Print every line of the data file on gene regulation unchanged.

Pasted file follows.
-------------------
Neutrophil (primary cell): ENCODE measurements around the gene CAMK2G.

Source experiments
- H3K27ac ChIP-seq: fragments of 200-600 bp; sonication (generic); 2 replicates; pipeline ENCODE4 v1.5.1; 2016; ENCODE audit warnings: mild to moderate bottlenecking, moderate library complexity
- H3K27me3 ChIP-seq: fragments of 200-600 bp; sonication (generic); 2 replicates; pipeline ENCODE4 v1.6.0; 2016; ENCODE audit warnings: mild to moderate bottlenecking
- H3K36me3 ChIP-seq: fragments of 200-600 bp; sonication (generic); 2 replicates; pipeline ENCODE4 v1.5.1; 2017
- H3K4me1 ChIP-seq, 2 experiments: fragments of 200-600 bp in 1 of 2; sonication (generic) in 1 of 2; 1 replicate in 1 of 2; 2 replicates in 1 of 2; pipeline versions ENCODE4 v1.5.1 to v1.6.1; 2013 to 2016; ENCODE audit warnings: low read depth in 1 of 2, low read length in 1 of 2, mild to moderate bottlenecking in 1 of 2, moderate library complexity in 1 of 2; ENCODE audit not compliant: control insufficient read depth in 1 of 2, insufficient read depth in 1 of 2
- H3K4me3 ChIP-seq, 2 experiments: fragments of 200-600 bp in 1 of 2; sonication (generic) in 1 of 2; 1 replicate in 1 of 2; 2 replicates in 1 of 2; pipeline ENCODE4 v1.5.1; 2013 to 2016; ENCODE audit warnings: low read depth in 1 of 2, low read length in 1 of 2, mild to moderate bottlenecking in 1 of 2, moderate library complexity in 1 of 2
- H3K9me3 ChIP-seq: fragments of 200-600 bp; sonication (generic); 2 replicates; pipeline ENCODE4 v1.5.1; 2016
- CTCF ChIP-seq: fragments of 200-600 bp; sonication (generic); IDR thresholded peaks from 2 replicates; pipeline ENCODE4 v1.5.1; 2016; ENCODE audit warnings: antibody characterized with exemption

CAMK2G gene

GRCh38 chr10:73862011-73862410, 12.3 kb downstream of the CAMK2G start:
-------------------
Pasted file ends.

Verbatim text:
Neutrophil (primary cell): ENCODE measurements around the gene CAMK2G.

Source experiments
- H3K27ac ChIP-seq: fragments of 200-600 bp; sonication (generic); 2 replicates; pipeline ENCODE4 v1.5.1; 2016; ENCODE audit warnings: mild to moderate bottlenecking, moderate library complexity
- H3K27me3 ChIP-seq: fragments of 200-600 bp; sonication (generic); 2 replicates; pipeline ENCODE4 v1.6.0; 2016; ENCODE audit warnings: mild to moderate bottlenecking
- H3K36me3 ChIP-seq: fragments of 200-600 bp; sonication (generic); 2 replicates; pipeline ENCODE4 v1.5.1; 2017
- H3K4me1 ChIP-seq, 2 experiments: fragments of 200-600 bp in 1 of 2; sonication (generic) in 1 of 2; 1 replicate in 1 of 2; 2 replicates in 1 of 2; pipeline versions ENCODE4 v1.5.1 to v1.6.1; 2013 to 2016; ENCODE audit warnings: low read depth in 1 of 2, low read length in 1 of 2, mild to moderate bottlenecking in 1 of 2, moderate library complexity in 1 of 2; ENCODE audit not compliant: control insufficient read depth in 1 of 2, insufficient read depth in 1 of 2
- H3K4me3 ChIP-seq, 2 experiments: fragments of 200-600 bp in 1 of 2; sonication (generic) in 1 of 2; 1 replicate in 1 of 2; 2 replicates in 1 of 2; pipeline ENCODE4 v1.5.1; 2013 to 2016; ENCODE audit warnings: low read depth in 1 of 2, low read length in 1 of 2, mild to moderate bottlenecking in 1 of 2, moderate library complexity in 1 of 2
- H3K9me3 ChIP-seq: fragments of 200-600 bp; sonication (generic); 2 replicates; pipeline ENCODE4 v1.5.1; 2016
- CTCF ChIP-seq: fragments of 200-600 bp; sonication (generic); IDR thresholded peaks from 2 replicates; pipeline ENCODE4 v1.5.1; 2016; ENCODE audit warnings: antibody characterized with exemption

CAMK2G gene

GRCh38 chr10:73862011-73862410, 12.3 kb downstream of the CAMK2G start: